Pompey, still confident in his reputation, had promised the Senate that he need only stamp his foot and legions would arise to defend them; instead, troops flocked to Caesar. Pompey and the optimates fled in some disorder down the Italian peninsula and then to Greece. Caesar swung around into Spain****, defeated an optimas army there, then came back again to Greece; at Pharsalus (48 BC) he decisively defeated Pompey and his army. Pompey fled again, to Egypt, where the boy-Pharaoh Ptolemy XIII, fearful of sheltering the loser of the civil war, had him assassinated as he stepped off the boat. Caesar, following again, supported Ptolemy's sister and rival Cleopatra VII in her struggle for the throne anyways. The reasons are unknown but perhaps fairly obvious: Caesar's only known son (Ptolemy XV Caesarion) was with her.

The next few years saw Caesar crisscrossing the Republic, putting down optimas forces in the East (47 BC)*****, Africa (46 BC), and Spain again (45 BC). In the following year he returned to Rome and celebrated a Triumph for his victory in the Civil War. The Senate, somewhere between terror of him and gratitude for his quite general amnesty, elected him dictator in perpetuity - an unprecedented and illegal title, if hardly unexpected at this point. But if his amnesty and patronage of the populares' causes made him the idol of the people, it left many alive who still hated him for his overturning of the Republic. On March 15, 44 BC, in the midst of preparations for an expedition to Parthia to avenge Carrhae, a group of optimas senators surrounded him in the Senate building and hacked him to death with knives.

The assassins had hoped their tyrannicide would restore the Republic, but within days the anger of the mob, whipped up by Caesar's longtime lieutenant Marcus Antonius, had forced them from the city. The stage seemed to be set for a replay of the Civil War of 49-45 BC, with Antonius facing off against the last remnants of the optimates; in fact, there was still one player left to take the stage.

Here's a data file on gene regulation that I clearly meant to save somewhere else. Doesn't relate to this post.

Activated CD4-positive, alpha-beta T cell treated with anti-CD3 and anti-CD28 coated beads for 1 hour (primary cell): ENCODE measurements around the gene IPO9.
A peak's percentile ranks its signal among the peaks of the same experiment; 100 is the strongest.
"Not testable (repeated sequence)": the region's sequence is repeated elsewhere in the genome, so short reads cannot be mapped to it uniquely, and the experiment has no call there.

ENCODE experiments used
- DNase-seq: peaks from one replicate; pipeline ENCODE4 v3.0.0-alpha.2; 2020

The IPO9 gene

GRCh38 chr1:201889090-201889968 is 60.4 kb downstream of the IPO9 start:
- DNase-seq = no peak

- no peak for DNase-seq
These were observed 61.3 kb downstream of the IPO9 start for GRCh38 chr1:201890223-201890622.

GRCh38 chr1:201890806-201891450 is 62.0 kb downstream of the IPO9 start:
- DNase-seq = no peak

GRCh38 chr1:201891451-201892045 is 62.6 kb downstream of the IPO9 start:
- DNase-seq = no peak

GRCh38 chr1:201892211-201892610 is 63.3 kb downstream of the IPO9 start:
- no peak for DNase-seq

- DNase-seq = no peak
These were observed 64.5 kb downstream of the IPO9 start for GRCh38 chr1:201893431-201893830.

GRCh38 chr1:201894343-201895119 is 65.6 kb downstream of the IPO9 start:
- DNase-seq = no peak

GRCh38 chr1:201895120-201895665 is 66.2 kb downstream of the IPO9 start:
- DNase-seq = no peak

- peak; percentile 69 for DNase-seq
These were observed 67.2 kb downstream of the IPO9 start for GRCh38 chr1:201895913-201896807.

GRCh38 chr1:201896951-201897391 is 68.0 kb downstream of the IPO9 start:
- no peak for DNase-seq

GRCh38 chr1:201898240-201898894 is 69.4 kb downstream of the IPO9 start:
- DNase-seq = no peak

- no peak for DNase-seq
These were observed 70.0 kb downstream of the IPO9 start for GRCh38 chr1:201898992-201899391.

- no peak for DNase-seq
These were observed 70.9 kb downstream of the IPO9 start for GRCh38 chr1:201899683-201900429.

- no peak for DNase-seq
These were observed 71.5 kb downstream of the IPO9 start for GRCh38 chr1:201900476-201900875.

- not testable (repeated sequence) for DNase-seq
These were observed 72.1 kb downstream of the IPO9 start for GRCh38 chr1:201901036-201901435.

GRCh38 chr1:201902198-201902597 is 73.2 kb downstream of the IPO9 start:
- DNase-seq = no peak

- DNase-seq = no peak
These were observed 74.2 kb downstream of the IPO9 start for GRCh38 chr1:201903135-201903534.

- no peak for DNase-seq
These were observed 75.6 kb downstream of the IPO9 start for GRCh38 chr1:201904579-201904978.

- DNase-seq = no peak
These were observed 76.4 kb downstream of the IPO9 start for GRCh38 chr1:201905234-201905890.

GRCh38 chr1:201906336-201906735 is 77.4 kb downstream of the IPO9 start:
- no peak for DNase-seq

*The south of Gaul (still called Provence after its Roman nickname, "the Province") was technically largely run by the Greek city-state of Massilia (present-day Marseilles); but in practical terms Massilia was the most devoted imaginable client-state to Rome, and Caesar was able to run things there almost as smoothly as he did in his own province of Transalpine Gaul ("Gaul across the Alps"). Cisalpine Gaul ("Gaul this side of the Alps") was the Po valley, inhabited by Gauls before the Roman conquest. It was annexed to Italy in 42 BC, at the very end of the Republic.

**The latinate name for Switzerland, Helvetica, comes from the name of this tribe, but they were essentially unconnected to the modern Swiss; they were Celts just like the Gauls were.

***Belgium is named after them - a consciously neutral choice in a heavily divided country - but again they were Gauls with no distinct ethnic successors.

****En route he took Massilia, which had finally guessed wrong by supporting Pompey and was subsequently incorporated into Transalpine Gaul.

*****His conquest of Pontus in this campaign was the victory that came so quickly he dismissed it as "veni vidi vici" (I came, I saw, I conquered).